Write an MLA styled, 800 word or more, rhetorical analysis of one of the articles listed on blackboard. Note that you are not being asked to tell me if you agree with the writer. Your task is to evaluate the writer’s use of rhetoric. In essence, you are e

Write an MLA styled, 800 word or more, rhetorical analysis of one of the articles listed on blackboard. Note that you are not being asked to tell me if you agree with the writer. Your task is to evaluate the writer’s use of rhetoric. In essence, you are e. I’m stuck on a Writing question and need an explanation.

Write an MLA styled, 800 word or more, rhetorical analysis of one of the articles listed on blackboard. Note that you are not being asked to tell me if you agree with the writer. Your task is to evaluate the writer’s use of rhetoric. In essence, you are evaluating how the writer writes and how the intended audience may receive the writer’s intended message, not whether or not you like her ideas.” WHY ACTIVISM GOOD FOR YOU ” SARAH CLANCY ARTICLE
Write an MLA styled, 800 word or more, rhetorical analysis of one of the articles listed on blackboard. Note that you are not being asked to tell me if you agree with the writer. Your task is to evaluate the writer’s use of rhetoric. In essence, you are e

GCU Collaborative Learning Community Pathophysiology & Nursing Management Presentation

research paper help GCU Collaborative Learning Community Pathophysiology & Nursing Management Presentation.

This is a Collaborative Learning Community (CLC) assignment.As a group, identify a research or evidence-based article published within the last 5 years that focuses comprehensively on a specific intervention or new treatment tool for the management of diabetes in adults or children. The article must be relevant to nursing practice.Create a 10-15 slide PowerPoint presentation on the study’s findings and how they can be used by nurses as an intervention. Include speaker notes for each slide and additional slides for the title page and references.Include the following:Describe the intervention or treatment tool and the specific patient population used in the study.Summarize the main idea of the research findings for a specific patient population. The research presented must include clinical findings that are current, thorough, and relevant to diabetes and nursing practice.Provide a descriptive and reflective discussion of how the new tool or intervention can be integrated into nursing practice. Provide evidence to support your discussion.Explain why psychological, cultural, and spiritual aspects are important to consider for a patient who has been diagnosed with diabetes. Describe how support can be offered in these respective areas as part of a plan of care for the patient. Provide examples.You are required to cite to a minimum of two sources to complete this assignment. Sources must be published within the last 5 years and appropriate for the assignment criteria and relevant to nursing practice.While APA style is not required for the body of this assignment, solid academic writing is expected, and documentation of sources should be presented using APA formatting guidelines, which can be found in the APA Style Guide, located in the Student Success Center. This assignment uses a rubric. Please review the rubric prior to beginning the assignment to become familiar with the expectations for successful completion. You are required to submit this assignment to LopesWrite. Refer to the LopesWrite Technical Support articles for assistance.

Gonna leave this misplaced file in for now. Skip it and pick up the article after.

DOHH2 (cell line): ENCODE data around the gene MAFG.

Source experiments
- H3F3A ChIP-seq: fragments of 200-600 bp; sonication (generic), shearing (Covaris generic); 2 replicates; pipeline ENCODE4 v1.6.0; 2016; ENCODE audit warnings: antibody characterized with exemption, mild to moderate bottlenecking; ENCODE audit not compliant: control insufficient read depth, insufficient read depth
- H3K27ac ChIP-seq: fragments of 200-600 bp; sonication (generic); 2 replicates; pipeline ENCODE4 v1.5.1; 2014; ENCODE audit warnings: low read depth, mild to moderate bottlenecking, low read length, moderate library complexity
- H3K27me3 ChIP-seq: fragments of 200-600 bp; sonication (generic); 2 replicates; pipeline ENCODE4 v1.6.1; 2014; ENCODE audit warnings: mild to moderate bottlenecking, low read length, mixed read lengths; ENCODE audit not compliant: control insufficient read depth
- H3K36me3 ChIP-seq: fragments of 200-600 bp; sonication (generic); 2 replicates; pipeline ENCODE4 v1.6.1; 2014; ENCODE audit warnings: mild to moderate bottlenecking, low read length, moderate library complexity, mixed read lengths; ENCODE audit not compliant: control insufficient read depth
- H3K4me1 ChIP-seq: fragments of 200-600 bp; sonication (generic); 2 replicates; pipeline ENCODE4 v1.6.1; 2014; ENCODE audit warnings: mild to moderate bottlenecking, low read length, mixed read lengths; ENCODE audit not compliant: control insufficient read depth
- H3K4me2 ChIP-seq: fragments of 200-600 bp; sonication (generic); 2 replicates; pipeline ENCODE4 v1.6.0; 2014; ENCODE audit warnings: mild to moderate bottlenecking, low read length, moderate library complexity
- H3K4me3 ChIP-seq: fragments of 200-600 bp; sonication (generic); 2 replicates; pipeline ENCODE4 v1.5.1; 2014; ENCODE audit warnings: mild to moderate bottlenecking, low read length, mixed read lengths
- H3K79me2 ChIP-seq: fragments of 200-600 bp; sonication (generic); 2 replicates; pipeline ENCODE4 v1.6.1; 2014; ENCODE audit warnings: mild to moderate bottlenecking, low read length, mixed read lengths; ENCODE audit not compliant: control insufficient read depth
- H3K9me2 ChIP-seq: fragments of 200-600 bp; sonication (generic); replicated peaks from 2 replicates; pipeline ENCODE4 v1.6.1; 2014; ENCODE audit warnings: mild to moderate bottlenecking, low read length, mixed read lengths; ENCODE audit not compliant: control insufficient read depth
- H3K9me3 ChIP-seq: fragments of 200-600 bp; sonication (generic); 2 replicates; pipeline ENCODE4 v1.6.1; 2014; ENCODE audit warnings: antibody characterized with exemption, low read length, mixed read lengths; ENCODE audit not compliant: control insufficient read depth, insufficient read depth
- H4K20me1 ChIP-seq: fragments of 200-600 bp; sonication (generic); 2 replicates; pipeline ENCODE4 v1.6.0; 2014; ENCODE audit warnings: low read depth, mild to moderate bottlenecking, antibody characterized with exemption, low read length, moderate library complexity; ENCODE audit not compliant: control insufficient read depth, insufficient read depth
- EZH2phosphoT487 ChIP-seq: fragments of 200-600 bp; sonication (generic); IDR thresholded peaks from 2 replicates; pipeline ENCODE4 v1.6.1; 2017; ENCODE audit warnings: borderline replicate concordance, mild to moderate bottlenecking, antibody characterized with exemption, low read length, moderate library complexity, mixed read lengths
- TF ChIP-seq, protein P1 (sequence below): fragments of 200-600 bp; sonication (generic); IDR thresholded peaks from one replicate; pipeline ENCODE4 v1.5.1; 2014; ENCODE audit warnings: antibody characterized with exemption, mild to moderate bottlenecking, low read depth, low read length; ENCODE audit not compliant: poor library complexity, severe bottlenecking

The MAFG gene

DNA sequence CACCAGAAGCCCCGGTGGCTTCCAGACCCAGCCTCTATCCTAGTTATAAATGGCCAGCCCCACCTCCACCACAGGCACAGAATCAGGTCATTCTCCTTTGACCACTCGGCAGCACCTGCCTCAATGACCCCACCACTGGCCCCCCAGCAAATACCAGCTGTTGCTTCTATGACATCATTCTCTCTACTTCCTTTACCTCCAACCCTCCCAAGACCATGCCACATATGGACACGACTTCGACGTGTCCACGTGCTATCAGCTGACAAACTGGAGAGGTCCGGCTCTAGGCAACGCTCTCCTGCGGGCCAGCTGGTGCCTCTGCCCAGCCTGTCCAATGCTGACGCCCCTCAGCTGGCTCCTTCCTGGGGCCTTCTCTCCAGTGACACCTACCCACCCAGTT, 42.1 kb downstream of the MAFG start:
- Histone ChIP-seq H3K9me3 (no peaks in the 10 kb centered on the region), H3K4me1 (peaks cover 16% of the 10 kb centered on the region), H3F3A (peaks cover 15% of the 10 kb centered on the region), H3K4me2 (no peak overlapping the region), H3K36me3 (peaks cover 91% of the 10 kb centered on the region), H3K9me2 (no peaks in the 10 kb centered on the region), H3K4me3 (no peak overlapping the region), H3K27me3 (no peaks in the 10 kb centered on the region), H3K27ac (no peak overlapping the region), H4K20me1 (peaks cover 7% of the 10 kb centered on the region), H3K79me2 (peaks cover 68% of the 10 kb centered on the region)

GCU Collaborative Learning Community Pathophysiology & Nursing Management Presentation

Systems Analysis and Design

Systems Analysis and Design.